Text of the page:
Reception[edit]

Professional ratings
Review scores
SourceRating
Allmusic3.5/5 stars[15]

The album was met with a negative response from some Bach purists and classical music traditionalists, but gained popularity from many younger listeners.[15] In a retrospective review for AllMusic, Bruce Eder noted that Carlos' approach "was highly musical in ways that ordinary listeners could appreciate ... characterized by ... amazing sensitivity and finely wrought nuances, in timbre, tone, and expressiveness."[15] Canadian pianist Glenn Gould spoke highly of Switched-On Bach, saying: "The whole record, in fact, is one of the most startling achievements of the recording industry in this generation and certainly one of the great feats in the history of 'keyboard' performance".[16] The musician and producer Giorgio Moroder credits the album for bringing synthesizers to his attention.[17]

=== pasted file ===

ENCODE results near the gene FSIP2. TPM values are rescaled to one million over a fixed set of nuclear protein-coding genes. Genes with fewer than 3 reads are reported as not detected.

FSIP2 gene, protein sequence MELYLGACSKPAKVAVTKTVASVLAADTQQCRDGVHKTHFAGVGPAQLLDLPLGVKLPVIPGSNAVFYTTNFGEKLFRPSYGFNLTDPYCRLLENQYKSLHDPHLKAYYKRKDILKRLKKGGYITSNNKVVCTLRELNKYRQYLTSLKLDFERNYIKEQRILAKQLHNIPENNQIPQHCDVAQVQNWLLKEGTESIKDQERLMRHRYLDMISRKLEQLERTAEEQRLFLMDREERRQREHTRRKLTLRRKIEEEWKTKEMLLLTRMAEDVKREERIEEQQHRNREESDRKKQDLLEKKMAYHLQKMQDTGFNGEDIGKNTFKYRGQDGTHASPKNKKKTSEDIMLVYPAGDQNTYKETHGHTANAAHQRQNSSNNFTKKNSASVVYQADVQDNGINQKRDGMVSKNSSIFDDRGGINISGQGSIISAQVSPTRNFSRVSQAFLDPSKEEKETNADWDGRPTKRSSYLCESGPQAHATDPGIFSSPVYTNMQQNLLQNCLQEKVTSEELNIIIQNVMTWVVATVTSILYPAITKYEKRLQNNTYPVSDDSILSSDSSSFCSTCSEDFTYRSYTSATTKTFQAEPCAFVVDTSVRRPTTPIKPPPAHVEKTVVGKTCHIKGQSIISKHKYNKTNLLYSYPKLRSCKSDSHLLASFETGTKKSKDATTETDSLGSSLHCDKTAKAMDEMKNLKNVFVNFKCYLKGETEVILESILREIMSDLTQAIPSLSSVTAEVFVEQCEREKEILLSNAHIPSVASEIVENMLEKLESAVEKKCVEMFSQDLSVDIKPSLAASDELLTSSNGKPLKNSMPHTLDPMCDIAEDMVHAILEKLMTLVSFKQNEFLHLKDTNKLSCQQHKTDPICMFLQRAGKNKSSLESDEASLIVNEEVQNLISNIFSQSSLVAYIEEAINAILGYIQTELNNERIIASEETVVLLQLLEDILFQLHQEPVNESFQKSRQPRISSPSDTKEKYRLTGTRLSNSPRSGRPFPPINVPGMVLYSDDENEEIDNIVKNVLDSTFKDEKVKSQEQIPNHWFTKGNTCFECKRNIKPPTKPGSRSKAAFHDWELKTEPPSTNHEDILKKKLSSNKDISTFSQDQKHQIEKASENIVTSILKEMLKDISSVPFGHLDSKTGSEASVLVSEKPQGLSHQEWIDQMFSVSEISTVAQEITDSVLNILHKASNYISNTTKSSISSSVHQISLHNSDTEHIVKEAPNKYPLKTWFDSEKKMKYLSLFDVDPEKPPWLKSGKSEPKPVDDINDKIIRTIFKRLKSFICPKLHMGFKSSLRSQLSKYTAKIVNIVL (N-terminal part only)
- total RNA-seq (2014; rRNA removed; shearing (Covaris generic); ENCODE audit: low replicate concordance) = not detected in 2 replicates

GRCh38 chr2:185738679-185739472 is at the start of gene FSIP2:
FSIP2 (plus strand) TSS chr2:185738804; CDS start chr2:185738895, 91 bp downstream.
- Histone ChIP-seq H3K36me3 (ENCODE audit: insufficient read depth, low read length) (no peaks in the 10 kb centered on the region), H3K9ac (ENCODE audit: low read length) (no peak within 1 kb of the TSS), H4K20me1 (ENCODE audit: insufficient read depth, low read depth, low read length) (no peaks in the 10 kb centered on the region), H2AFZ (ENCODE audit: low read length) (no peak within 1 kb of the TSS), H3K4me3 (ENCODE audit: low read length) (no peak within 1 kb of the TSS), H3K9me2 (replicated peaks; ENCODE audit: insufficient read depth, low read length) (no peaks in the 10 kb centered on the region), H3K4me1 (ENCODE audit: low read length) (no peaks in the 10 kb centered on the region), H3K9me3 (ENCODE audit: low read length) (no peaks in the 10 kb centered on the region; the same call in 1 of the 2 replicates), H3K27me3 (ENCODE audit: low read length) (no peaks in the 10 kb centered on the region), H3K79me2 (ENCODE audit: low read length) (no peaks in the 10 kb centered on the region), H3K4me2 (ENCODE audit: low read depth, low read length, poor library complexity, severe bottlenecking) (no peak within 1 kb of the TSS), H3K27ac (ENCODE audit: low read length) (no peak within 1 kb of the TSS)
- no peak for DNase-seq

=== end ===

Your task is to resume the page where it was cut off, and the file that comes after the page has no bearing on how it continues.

Following the album's success, Moog received requests from producers and artists for his synthesizers and a number of synthesizer albums were released to capitalise. Notable examples of this trend include Switched-On Rock by the Moog Machine, and Music to Moog By by Gershon Kingsley, both released in 1969.[18][19][20] Moog credited the album for demonstrating that synthesizers could be used for more than avant-garde music and sound effects.[21] He said of the album's success:[10]